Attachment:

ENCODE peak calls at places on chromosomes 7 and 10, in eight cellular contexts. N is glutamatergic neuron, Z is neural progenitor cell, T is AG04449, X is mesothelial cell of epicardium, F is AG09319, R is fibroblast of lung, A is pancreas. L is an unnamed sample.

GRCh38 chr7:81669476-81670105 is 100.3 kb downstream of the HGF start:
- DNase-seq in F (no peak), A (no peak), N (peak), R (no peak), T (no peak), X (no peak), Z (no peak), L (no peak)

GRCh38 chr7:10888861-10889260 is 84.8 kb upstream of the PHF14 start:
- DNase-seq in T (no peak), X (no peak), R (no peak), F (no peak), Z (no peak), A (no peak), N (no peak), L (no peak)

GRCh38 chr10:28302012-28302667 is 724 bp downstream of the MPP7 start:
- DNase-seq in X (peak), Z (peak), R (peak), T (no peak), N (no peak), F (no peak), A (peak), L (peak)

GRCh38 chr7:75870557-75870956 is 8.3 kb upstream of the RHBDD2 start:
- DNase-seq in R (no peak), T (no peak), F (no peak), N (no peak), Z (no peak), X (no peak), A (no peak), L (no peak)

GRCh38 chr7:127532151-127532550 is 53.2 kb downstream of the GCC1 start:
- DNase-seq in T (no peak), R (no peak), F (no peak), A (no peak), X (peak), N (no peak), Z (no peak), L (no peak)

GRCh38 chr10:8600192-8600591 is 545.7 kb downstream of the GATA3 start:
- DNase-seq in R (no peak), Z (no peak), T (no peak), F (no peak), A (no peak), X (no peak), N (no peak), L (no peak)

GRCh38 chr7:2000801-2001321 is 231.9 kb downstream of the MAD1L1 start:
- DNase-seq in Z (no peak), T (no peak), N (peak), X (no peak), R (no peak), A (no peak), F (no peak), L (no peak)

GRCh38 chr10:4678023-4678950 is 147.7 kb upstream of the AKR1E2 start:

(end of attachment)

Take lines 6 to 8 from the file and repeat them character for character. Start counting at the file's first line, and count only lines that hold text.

GRCh38 chr10:28302012-28302667 is 724 bp downstream of the MPP7 start:
- DNase-seq in X (peak), Z (peak), R (peak), T (no peak), N (no peak), F (no peak), A (peak), L (peak)

GRCh38 chr7:75870557-75870956 is 8.3 kb upstream of the RHBDD2 start: